Following a campaign season often perceived abroad as bordering on xenophobic, amid Trump administration travel bans and in the wake of racially charged violence against immigrants, the allure of American college campuses appears to be fading.
In Kansas City, Lawrence, Manhattan and Columbia — as at schools across the country — fresh anxieties are driving down college applications from overseas.
One national report suggests international students have become increasingly apprehensive about studying at American colleges and universities.
Consider the University of Missouri-Kansas City. The numbers of foreign students applying for admission has fallen noticeably in recent years. At this point in 2015, applications from students overseas were 21 percent below the year before. Last year, the number of foreign student applications dropped 9 percent.
This year, the number of foreign students looking to enroll at UMKC dropped by more than half. Immigration uncertainty, combined with the recent killing of a man from India — which funnels more students to campus than any other foreign country — drove international applications at UMKC from 1,525 this time last year to 664 this spring.
Several other factors could be at play. The value of the dollar relative to other currencies can dramatically alter the true cost of coming to the United States for college. Likewise, tumbling oil prices can mean a drastic change in the fortunes of Gulf states, and their people’s ability to afford American tuition and rent.
Yet at the national and local level, recruiters point to the proposed travel ban and the tone of the 2016 election to explain why prospective students now think twice about coming to the United States for a college degree.
“When you have, in the news, information about visas not being renewed, or you find yourself not being able to come, it’s concerning to students and potential students,” said Grant Chapman, the interim associate provost for international programs at Kansas State University.
It’s too early in the application process in Manhattan for the fall semester to tell whether the international numbers might drop this year. Spot checks at other campuses in the region showed much the same thing. At the University of Missouri-Columbia, administrators report a significant drop, without citing numbers. At Park University, the numbers appear flat.
National groups say an American diploma still carries a premium cachet, even as they’re seeing a new reluctance to pursue college in a country on the verge of game-changing rules on who can immigrate for a higher education.
“There’s a chilling effect,” said Hironao Okahana, an assistant vice president of research and policy analysis at the Council of Graduate Schools. “You’re seeing … prospective international students in a wait-and-see mode.”
At UMKC, recruiters saw increased anxiety when President Donald Trump first issued an executive order that banned travel from seven predominantly Muslim countries. A court ruling put that action on hold, but Trump issued a follow-up order that applied to six countries and didn’t reach as far to limit travel to immigrants with existing visas or other permissions to be in the country.
Still, international students at UMKC and others thinking about coming to the university have wondered how welcome they’d be, said Tamara Byland, the school’s director of admissions and international student affairs.
She said the Olathe shooting has students — and perhaps more critically, their parents — newly concerned about safety. That’s particularly true of those from India — the largest source of international students on campus. Last year, the school had received 915 applications from India by the spring. This year, that’s down to 405.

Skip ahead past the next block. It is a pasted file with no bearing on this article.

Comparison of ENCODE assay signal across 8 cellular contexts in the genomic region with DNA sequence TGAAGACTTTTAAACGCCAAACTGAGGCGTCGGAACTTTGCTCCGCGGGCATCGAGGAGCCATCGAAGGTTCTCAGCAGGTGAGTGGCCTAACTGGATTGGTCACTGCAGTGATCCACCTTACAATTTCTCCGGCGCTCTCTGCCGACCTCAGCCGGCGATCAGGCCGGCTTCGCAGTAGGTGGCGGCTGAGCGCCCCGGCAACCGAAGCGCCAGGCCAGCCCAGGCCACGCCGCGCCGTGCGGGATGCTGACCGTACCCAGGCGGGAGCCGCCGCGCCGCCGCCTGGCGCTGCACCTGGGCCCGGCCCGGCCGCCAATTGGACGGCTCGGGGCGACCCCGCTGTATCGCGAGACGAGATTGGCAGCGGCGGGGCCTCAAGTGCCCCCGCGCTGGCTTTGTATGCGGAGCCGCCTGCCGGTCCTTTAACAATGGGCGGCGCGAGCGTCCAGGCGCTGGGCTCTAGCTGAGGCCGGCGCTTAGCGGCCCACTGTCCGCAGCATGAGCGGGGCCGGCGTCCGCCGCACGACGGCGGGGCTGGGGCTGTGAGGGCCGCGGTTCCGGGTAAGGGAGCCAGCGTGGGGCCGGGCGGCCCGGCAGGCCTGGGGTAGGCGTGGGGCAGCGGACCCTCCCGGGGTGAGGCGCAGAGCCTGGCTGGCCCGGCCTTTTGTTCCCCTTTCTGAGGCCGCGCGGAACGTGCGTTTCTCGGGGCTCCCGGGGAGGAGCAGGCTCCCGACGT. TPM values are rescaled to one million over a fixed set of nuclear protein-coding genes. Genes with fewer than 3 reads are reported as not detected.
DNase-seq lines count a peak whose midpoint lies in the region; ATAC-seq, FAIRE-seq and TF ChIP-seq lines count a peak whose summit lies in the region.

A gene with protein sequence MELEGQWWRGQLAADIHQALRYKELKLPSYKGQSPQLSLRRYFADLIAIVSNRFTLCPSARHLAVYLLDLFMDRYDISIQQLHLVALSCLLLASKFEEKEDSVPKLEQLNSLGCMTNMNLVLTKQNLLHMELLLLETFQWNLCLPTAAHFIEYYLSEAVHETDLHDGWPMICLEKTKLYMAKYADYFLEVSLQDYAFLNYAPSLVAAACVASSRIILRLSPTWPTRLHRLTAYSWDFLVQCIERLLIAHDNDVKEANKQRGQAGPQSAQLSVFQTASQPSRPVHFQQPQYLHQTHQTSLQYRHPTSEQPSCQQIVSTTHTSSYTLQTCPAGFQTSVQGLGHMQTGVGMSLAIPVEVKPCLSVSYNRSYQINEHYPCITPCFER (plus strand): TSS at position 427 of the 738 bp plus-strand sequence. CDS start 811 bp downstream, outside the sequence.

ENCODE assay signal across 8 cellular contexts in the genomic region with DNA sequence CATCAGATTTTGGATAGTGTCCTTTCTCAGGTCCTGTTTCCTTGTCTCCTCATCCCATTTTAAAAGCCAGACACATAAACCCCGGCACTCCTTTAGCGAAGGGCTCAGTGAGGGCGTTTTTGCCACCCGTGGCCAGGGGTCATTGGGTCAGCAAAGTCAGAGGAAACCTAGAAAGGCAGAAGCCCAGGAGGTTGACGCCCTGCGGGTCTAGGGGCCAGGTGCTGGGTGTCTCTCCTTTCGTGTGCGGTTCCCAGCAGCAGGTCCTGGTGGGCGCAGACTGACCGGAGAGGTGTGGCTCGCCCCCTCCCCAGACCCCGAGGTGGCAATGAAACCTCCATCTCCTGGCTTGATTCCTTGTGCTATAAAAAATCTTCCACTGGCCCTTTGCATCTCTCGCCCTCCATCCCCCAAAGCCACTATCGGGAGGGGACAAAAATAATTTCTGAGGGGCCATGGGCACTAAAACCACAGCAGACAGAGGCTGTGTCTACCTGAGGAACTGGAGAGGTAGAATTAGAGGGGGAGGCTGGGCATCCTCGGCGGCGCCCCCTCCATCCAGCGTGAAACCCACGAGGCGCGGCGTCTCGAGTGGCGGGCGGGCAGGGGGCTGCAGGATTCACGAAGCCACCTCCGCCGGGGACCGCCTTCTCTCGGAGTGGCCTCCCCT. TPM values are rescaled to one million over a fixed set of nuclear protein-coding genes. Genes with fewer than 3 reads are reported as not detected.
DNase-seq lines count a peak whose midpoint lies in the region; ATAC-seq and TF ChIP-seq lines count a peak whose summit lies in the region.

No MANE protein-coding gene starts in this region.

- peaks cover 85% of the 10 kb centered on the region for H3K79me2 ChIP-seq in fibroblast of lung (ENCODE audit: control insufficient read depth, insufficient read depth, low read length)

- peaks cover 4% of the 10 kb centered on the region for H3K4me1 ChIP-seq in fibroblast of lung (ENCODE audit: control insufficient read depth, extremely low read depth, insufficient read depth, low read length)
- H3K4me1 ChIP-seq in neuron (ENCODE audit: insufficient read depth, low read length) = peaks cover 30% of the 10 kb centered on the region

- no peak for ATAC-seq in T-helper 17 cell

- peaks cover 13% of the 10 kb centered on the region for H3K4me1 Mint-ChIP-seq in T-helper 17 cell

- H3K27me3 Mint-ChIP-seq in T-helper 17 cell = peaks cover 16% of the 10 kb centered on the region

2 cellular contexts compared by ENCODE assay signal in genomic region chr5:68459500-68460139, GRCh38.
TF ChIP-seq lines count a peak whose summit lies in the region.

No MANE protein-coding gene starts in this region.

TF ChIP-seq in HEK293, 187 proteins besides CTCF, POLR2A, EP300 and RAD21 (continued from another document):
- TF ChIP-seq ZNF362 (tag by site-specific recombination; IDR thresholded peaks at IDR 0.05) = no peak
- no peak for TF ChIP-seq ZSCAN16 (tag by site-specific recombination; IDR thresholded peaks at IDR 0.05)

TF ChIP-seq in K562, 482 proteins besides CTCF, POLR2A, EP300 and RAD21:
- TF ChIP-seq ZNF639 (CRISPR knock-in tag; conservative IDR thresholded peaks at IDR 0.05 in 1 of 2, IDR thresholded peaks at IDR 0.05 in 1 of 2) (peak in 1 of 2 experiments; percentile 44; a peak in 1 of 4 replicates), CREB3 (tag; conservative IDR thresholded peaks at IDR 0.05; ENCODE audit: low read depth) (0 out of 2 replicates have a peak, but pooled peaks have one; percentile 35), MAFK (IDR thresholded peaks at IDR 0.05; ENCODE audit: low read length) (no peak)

“For Indian students, there is now more of a concern about safety when they’re in the United States,” Byland said. “We’re working really hard to let them know that UMKC and the surrounding environment is a welcoming community.”
Still, she said, it’s hard to counsel them on where U.S. immigration policy might land. A federal judge in Hawaii has issued a temporary restraining order putting Trump’s revised travel ban on hold nationally.
The immediate uncertainty about immigration rules could pose a long-term threat to recruitment. Many students at U.S. schools followed their parents or older siblings to the same campuses. A redirection of that recruitment pipeline might carry on for generations.
“If there becomes a shift where they start going to Australia or Canada when they’re looking for an education in English-speaking countries” — Canada has been aggressive in trying to fill the void — “that could change patterns,” Byland said. “That is certainly something we’re watching.”
Currently, more than 34,500 international students attend colleges and universities in Kansas and Missouri. One group suggests that when you add the two states together, those students’ presence here creates more than 10,000 jobs and nearly $1 billion a year in added economic activity.
The American Association of Collegiate Registrars and Admissions Officers conducted the recent survey about applications from prospective international students. It showed 39 percent of schools seeing a decline in applications. The same report, conducted after anecdotal reports from schools, found another 35 percent of institutions with an uptick in applications from foreign students. About a fourth showed applications from foreign students holding steady.
But the numbers had been increasing regularly for at least a decade. A plateau in those applications, said the association’s deputy director Melanie Gottlieb, “would definitely be news.”
“It’s going to require a massive p.r. campaign,” she said, “to keep students coming here.”